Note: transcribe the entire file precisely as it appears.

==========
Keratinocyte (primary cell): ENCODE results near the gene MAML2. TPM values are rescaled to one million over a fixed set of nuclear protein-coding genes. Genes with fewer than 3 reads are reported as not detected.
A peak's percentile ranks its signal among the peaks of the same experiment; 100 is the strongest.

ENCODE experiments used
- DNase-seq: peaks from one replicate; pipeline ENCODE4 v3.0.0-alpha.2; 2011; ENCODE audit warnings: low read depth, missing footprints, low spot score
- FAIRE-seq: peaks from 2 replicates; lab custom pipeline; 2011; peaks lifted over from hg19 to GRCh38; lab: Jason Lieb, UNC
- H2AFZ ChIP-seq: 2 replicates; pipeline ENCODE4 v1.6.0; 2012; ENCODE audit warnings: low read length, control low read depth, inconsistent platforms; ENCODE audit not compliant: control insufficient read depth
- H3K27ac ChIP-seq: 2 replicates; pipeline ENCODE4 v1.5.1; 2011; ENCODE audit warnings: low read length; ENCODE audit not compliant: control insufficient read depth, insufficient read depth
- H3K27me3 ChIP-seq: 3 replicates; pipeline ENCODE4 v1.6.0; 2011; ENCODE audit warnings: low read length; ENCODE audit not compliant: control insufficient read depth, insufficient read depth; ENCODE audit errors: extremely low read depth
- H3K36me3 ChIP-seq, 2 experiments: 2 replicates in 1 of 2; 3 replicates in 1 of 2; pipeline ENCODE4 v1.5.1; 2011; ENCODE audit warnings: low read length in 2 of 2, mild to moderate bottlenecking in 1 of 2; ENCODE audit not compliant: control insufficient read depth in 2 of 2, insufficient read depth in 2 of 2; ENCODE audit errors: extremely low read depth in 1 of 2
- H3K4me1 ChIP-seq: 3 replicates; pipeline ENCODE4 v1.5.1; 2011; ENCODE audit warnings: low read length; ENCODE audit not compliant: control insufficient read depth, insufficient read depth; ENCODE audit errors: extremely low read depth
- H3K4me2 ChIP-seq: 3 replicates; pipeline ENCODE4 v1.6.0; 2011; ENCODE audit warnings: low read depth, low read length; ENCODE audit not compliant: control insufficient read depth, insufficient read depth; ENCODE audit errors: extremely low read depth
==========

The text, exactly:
Keratinocyte (primary cell): ENCODE results near the gene MAML2. TPM values are rescaled to one million over a fixed set of nuclear protein-coding genes. Genes with fewer than 3 reads are reported as not detected.
A peak's percentile ranks its signal among the peaks of the same experiment; 100 is the strongest.

ENCODE experiments used
- DNase-seq: peaks from one replicate; pipeline ENCODE4 v3.0.0-alpha.2; 2011; ENCODE audit warnings: low read depth, missing footprints, low spot score
- FAIRE-seq: peaks from 2 replicates; lab custom pipeline; 2011; peaks lifted over from hg19 to GRCh38; lab: Jason Lieb, UNC
- H2AFZ ChIP-seq: 2 replicates; pipeline ENCODE4 v1.6.0; 2012; ENCODE audit warnings: low read length, control low read depth, inconsistent platforms; ENCODE audit not compliant: control insufficient read depth
- H3K27ac ChIP-seq: 2 replicates; pipeline ENCODE4 v1.5.1; 2011; ENCODE audit warnings: low read length; ENCODE audit not compliant: control insufficient read depth, insufficient read depth
- H3K27me3 ChIP-seq: 3 replicates; pipeline ENCODE4 v1.6.0; 2011; ENCODE audit warnings: low read length; ENCODE audit not compliant: control insufficient read depth, insufficient read depth; ENCODE audit errors: extremely low read depth
- H3K36me3 ChIP-seq, 2 experiments: 2 replicates in 1 of 2; 3 replicates in 1 of 2; pipeline ENCODE4 v1.5.1; 2011; ENCODE audit warnings: low read length in 2 of 2, mild to moderate bottlenecking in 1 of 2; ENCODE audit not compliant: control insufficient read depth in 2 of 2, insufficient read depth in 2 of 2; ENCODE audit errors: extremely low read depth in 1 of 2
- H3K4me1 ChIP-seq: 3 replicates; pipeline ENCODE4 v1.5.1; 2011; ENCODE audit warnings: low read length; ENCODE audit not compliant: control insufficient read depth, insufficient read depth; ENCODE audit errors: extremely low read depth
- H3K4me2 ChIP-seq: 3 replicates; pipeline ENCODE4 v1.6.0; 2011; ENCODE audit warnings: low read depth, low read length; ENCODE audit not compliant: control insufficient read depth, insufficient read depth; ENCODE audit errors: extremely low read depth